And these lights are more efficient. They are always bright and allow you to read without straining your eyes for cooking or working after sunset.
Michael Phiri and his brother completing their homework under the light of the SunKing Pro
Michael Phiri and his brother completing their homework under the light of the SunKing Pro.
Photo by Steve Woodward

Bright light for brighter kids

Light after sunset means kids can study and do their homework. Since the lights are safe to use children can use them by themselves without supervision.

“The kerosene lamp used to hurt my children’s eyes, but nowadays, they study long hours with the solar light.” Joseph Karui – Head Teacher, Bomet County

“Some learners are now selected to good schools within the district, a thing that has created history at our school” Patrick Nyerenda – Head Teacher, Malawi

“All my pupils can now finish their homework at home and their performance has also improved.” Josephine Kimutai – Teacher at Roret Primary Kericho, Kenya

Who is helping on the ground?

SolarAid is an international charity that targets poverty and saving the environment. They are providing access to solar lights in some of the most remote regions of the world and are creating a sustainable market for solar lights in Africa.
SolarAid wholly owns an African social enterprise, SunnyMoney, the largest seller of solar lights in Africa. They sell lamps at a sponsored price to build a sustainable market. With the demand for solar lights increasing, more companies enter the market creating more access to light than before. This drives local awareness, increases the reach and creates jobs within the SunnyMoney organisation and other companies.

SolarAid can deliver results

  • Impact since SolarAid started
  • 10 million people with access to safe, clean solar light.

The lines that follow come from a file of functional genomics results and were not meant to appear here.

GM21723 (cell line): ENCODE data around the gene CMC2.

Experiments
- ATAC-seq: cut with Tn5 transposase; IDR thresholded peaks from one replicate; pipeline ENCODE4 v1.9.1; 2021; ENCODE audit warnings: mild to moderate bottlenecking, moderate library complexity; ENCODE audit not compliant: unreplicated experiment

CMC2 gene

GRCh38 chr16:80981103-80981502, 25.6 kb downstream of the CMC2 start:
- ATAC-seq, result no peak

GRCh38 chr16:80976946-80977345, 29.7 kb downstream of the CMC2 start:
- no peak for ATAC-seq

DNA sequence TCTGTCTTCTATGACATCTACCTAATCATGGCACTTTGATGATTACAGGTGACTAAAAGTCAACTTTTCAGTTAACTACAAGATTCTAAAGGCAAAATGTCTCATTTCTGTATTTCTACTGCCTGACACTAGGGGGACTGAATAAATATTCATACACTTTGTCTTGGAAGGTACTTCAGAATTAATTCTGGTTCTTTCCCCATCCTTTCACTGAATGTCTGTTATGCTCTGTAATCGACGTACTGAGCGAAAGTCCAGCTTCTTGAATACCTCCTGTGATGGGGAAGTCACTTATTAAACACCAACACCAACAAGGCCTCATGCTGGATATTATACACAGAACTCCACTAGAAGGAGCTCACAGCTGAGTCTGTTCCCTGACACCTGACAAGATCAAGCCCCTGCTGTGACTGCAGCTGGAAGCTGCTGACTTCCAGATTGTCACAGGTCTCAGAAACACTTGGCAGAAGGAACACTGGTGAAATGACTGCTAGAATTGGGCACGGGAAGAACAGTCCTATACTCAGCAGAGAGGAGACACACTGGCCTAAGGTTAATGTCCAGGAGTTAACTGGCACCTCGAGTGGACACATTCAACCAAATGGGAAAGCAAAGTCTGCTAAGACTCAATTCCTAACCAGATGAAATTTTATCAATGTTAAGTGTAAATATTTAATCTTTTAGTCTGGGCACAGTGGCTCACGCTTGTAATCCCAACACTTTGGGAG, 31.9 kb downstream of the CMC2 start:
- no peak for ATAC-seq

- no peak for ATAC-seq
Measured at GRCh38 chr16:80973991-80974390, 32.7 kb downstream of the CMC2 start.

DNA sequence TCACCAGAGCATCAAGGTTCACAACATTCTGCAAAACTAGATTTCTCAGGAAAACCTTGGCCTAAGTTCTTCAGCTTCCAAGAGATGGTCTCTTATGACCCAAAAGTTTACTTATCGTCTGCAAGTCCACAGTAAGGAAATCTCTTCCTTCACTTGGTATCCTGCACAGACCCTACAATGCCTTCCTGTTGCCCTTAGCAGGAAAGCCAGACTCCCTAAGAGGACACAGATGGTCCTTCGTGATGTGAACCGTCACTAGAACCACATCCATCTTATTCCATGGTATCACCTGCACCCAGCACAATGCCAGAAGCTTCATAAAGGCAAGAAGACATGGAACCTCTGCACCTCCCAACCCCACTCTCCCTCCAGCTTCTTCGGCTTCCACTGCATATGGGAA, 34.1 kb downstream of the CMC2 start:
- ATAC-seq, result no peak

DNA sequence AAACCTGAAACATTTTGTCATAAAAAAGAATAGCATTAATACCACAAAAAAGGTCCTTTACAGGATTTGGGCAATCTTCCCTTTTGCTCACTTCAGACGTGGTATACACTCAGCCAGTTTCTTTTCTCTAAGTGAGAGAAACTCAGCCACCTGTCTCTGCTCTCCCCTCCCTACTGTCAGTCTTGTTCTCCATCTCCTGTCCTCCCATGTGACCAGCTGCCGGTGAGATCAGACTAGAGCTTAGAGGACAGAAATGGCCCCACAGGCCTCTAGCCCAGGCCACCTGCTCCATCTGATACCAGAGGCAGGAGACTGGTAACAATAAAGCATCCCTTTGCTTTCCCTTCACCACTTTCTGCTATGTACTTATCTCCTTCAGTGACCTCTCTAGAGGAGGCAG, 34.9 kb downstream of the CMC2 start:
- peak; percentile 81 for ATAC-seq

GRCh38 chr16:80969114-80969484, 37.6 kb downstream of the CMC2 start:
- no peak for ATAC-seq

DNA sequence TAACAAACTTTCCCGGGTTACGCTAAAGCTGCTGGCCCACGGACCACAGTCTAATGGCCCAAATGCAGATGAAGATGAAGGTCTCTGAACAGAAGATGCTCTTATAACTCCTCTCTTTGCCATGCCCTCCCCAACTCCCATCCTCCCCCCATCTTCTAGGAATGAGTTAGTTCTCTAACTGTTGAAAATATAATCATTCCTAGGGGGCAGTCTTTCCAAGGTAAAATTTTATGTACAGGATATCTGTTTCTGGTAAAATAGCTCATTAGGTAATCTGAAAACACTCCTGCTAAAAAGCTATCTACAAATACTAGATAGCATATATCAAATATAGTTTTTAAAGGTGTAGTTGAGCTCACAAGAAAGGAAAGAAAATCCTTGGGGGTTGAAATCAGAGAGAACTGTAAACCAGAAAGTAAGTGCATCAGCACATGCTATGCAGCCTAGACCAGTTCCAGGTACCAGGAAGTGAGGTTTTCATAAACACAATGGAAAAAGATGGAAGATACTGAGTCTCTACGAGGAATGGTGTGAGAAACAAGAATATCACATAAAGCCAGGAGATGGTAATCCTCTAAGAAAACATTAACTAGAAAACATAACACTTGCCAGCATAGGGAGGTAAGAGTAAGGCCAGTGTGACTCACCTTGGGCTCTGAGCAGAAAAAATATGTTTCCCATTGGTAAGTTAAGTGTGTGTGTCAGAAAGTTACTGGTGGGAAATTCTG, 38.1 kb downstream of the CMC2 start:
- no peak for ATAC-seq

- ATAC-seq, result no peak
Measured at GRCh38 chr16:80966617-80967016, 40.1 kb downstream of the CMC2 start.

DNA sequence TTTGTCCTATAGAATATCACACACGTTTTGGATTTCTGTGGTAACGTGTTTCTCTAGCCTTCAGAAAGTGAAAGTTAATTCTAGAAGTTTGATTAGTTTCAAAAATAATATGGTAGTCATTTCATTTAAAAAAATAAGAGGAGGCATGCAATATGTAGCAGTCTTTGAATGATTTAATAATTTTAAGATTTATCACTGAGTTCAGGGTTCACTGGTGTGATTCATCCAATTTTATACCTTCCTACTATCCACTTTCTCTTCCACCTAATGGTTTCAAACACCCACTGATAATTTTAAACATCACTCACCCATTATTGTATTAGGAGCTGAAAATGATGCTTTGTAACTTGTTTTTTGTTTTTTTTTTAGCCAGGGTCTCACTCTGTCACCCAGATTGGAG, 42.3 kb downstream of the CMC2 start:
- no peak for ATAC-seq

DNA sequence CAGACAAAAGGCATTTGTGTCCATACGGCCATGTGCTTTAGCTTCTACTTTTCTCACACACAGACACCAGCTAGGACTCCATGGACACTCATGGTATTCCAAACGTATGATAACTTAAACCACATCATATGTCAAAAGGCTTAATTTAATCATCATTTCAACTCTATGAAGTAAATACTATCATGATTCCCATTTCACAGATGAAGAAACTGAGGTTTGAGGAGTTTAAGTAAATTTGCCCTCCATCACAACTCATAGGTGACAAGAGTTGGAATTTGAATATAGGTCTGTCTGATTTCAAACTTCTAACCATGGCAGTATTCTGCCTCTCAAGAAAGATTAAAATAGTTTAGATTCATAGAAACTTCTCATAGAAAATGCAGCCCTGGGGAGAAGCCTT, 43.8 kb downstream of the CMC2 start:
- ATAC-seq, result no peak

• Millions of families with improved health.
  • $345 million saved by families *
  • 2 billion extra study hours for children *
  • 880,000 tonnes of CO₂ averted *

* In total over the lifetime of the solar light.

The charity explains how they calculated their impact but also provide a nifty little calculator to see what impact you can make by a donation:

SolarAid social impact calculator
SolarAid social impact calculator – here you can calculate the impact of your donation.

Why I chose SolarAid

I find this example fascinating because of the impact technology can have. For us it would not be much more than a little gadget: a little lamp that can be recharged just by exposing it to sunlight, over and over again. Cute. Nice idea.
But in the right hands it means a healthier life and saving money. It can even change the life by providing children light for studying after sunset.

I also like the way they make your contribution visible. Here is my donation in context of where my contribution goes and the impact. If you want you can join the fun, follow the link and bring some light into poor families homes:

Speed of light network impact
Speed of light by SolarAid – see where your donation goes and share with others.